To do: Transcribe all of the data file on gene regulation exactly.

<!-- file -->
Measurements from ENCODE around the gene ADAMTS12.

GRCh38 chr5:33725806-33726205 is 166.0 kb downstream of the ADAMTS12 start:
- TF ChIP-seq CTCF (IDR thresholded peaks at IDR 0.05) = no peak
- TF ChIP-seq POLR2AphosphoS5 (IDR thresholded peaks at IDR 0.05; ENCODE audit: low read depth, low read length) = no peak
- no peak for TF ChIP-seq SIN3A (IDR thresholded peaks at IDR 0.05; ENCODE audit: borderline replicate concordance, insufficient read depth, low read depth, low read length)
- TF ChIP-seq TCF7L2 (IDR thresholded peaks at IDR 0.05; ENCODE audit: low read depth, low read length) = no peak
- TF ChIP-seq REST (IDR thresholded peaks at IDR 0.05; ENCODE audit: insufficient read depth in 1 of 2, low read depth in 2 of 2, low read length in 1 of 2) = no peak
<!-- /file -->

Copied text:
Measurements from ENCODE around the gene ADAMTS12.

GRCh38 chr5:33725806-33726205 is 166.0 kb downstream of the ADAMTS12 start:
- TF ChIP-seq CTCF (IDR thresholded peaks at IDR 0.05) = no peak
- TF ChIP-seq POLR2AphosphoS5 (IDR thresholded peaks at IDR 0.05; ENCODE audit: low read depth, low read length) = no peak
- no peak for TF ChIP-seq SIN3A (IDR thresholded peaks at IDR 0.05; ENCODE audit: borderline replicate concordance, insufficient read depth, low read depth, low read length)
- TF ChIP-seq TCF7L2 (IDR thresholded peaks at IDR 0.05; ENCODE audit: low read depth, low read length) = no peak
- TF ChIP-seq REST (IDR thresholded peaks at IDR 0.05; ENCODE audit: insufficient read depth in 1 of 2, low read depth in 2 of 2, low read length in 1 of 2) = no peak